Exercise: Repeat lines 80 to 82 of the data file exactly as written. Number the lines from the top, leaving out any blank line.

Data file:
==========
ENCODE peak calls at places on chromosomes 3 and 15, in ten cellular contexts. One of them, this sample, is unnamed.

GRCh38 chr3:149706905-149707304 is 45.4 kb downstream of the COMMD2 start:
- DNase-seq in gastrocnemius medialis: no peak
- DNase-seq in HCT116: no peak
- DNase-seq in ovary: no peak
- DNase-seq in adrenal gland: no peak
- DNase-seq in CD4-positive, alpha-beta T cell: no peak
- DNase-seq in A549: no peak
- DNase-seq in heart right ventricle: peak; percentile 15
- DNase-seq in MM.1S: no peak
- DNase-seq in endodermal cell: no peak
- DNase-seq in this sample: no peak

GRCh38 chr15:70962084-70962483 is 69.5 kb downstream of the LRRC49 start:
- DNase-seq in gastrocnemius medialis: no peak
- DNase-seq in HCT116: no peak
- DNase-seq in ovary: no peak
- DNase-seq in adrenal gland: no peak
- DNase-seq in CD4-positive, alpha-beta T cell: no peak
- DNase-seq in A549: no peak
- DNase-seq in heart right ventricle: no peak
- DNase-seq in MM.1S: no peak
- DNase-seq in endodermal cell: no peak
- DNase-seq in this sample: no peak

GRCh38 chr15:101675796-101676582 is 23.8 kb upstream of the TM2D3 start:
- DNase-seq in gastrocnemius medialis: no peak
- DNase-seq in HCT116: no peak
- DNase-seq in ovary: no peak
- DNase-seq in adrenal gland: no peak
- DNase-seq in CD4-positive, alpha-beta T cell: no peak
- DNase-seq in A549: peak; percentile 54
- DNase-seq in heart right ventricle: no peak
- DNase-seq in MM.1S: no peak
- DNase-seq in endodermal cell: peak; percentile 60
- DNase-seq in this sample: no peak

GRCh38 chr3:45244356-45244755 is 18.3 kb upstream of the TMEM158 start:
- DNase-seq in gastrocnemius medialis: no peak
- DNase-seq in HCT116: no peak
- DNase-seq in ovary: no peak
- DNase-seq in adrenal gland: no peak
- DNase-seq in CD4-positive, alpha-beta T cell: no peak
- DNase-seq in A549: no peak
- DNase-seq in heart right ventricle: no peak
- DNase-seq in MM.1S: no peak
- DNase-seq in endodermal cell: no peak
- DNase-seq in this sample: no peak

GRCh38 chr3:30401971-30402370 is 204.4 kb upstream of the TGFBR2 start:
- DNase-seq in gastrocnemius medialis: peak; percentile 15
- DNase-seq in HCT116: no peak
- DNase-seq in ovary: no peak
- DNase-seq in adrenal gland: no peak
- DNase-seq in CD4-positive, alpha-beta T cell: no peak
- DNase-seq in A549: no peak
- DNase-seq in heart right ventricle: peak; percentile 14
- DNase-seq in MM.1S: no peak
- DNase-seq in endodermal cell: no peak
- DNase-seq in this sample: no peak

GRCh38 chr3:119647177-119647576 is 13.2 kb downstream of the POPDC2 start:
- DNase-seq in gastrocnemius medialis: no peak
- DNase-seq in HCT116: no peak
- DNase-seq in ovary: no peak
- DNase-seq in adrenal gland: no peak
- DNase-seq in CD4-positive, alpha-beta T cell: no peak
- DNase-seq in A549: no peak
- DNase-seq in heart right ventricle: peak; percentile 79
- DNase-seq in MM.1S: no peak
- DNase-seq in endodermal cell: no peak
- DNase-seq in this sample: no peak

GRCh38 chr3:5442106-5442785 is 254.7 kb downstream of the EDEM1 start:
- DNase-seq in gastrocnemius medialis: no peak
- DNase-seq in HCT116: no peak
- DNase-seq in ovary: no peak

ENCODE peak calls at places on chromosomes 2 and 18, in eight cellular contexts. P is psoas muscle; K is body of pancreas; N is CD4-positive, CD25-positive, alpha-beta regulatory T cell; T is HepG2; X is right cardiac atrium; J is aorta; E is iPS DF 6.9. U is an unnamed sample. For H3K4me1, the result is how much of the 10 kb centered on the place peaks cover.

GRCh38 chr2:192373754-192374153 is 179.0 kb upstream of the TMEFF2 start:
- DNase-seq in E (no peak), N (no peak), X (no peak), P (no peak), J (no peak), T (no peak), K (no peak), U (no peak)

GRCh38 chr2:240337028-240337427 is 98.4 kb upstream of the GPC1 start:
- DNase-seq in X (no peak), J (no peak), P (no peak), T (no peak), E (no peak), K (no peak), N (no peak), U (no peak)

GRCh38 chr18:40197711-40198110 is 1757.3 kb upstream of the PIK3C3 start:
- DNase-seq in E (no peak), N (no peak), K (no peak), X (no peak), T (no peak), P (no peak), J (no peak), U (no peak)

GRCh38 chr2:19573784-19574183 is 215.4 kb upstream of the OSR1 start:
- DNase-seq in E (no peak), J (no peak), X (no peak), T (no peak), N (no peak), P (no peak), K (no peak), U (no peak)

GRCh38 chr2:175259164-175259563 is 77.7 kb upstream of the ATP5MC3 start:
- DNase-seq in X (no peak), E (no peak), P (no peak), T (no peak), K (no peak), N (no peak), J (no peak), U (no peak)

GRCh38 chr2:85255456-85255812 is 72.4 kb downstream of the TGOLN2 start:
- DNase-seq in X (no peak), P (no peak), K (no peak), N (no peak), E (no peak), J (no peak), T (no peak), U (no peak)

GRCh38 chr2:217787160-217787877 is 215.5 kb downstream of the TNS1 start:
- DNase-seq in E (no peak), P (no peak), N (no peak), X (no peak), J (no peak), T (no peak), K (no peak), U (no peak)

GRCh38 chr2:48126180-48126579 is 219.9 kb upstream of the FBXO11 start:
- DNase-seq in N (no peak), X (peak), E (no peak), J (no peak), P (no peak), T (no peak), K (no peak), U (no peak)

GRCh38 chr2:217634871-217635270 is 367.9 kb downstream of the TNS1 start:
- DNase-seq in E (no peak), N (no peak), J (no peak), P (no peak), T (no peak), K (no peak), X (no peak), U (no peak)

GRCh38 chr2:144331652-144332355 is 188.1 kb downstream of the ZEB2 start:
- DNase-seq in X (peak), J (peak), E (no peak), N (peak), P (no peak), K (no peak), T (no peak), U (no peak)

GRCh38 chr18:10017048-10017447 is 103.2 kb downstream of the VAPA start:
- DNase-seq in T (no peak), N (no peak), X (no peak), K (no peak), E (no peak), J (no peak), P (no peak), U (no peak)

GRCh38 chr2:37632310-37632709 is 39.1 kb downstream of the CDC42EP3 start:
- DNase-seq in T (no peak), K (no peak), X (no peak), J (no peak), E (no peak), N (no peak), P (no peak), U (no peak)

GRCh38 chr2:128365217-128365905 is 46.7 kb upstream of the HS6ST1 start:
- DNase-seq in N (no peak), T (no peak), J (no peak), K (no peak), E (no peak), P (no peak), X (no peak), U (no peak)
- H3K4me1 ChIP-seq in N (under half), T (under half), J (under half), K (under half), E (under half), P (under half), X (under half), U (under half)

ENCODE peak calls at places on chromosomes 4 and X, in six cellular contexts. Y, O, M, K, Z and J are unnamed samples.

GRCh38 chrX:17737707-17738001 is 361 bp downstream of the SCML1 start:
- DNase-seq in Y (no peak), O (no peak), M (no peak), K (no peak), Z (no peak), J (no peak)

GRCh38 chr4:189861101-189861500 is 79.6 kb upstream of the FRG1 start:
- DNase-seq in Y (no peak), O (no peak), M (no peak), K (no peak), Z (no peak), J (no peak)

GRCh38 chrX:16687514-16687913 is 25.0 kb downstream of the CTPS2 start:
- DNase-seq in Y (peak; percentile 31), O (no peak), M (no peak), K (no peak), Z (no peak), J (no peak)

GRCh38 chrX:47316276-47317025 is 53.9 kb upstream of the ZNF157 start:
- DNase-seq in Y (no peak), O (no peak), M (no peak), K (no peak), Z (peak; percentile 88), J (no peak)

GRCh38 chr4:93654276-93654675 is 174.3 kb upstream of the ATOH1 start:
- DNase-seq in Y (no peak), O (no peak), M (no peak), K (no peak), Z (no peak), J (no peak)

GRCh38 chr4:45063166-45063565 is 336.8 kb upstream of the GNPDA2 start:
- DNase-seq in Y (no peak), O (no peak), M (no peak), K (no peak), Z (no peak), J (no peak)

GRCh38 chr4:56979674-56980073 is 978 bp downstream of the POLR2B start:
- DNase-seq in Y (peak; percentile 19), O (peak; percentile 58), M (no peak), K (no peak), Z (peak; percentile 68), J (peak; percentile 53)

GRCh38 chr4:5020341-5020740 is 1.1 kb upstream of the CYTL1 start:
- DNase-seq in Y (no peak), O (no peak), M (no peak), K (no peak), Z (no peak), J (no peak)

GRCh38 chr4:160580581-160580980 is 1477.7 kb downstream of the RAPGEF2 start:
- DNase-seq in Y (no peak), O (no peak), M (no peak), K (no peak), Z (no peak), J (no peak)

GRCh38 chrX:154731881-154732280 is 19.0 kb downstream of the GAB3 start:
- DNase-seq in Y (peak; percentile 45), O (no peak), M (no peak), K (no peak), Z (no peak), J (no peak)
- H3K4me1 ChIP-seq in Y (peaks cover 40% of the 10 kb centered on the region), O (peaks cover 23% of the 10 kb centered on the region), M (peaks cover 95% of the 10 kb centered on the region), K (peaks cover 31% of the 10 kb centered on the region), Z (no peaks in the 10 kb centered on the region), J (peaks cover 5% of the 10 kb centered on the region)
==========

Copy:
- DNase-seq in E (no peak), J (no peak), X (no peak), T (no peak), N (no peak), P (no peak), K (no peak), U (no peak)

GRCh38 chr2:175259164-175259563 is 77.7 kb upstream of the ATP5MC3 start:
- DNase-seq in X (no peak), E (no peak), P (no peak), T (no peak), K (no peak), N (no peak), J (no peak), U (no peak)